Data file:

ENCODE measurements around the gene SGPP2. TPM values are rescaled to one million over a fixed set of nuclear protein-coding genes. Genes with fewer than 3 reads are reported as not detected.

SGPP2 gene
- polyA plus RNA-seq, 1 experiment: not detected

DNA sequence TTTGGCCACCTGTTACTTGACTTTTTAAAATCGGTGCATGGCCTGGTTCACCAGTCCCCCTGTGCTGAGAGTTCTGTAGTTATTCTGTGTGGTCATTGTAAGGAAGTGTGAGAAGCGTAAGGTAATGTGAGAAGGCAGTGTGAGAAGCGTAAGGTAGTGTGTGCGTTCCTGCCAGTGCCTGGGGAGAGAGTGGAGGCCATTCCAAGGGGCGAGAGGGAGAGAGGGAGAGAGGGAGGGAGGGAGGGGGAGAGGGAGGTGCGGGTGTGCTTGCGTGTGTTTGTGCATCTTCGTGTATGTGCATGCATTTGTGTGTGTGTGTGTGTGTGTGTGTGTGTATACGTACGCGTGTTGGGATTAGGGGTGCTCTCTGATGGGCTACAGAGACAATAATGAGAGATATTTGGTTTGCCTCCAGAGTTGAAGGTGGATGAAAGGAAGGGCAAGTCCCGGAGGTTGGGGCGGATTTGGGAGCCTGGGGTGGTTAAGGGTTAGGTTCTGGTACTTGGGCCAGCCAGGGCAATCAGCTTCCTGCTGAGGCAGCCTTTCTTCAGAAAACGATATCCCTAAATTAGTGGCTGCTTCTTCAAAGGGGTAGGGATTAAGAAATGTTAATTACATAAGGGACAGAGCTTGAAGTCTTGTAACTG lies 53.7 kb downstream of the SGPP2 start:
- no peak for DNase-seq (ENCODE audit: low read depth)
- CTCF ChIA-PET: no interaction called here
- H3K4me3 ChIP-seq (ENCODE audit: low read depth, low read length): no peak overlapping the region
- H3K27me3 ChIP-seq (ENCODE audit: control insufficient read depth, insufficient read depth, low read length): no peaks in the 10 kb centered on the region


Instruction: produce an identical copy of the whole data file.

ENCODE measurements around the gene SGPP2. TPM values are rescaled to one million over a fixed set of nuclear protein-coding genes. Genes with fewer than 3 reads are reported as not detected.

SGPP2 gene
- polyA plus RNA-seq, 1 experiment: not detected

DNA sequence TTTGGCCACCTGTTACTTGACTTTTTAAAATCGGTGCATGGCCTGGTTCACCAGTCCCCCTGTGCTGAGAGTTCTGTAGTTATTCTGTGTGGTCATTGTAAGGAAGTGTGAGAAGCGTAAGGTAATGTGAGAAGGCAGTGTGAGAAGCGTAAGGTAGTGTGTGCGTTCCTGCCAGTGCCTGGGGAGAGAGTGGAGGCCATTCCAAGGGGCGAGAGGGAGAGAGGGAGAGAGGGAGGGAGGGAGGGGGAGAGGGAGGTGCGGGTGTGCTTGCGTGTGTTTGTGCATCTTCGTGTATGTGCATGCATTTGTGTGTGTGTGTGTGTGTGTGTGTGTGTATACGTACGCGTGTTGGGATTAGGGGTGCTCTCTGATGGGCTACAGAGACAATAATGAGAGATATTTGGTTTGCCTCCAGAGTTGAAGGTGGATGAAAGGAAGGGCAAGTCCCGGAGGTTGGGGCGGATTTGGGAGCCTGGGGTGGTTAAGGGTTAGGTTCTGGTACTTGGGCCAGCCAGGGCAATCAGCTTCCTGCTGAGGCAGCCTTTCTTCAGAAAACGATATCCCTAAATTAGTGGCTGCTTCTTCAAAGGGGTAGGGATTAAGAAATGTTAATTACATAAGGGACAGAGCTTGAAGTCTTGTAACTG lies 53.7 kb downstream of the SGPP2 start:
- no peak for DNase-seq (ENCODE audit: low read depth)
- CTCF ChIA-PET: no interaction called here
- H3K4me3 ChIP-seq (ENCODE audit: low read depth, low read length): no peak overlapping the region
- H3K27me3 ChIP-seq (ENCODE audit: control insufficient read depth, insufficient read depth, low read length): no peaks in the 10 kb centered on the region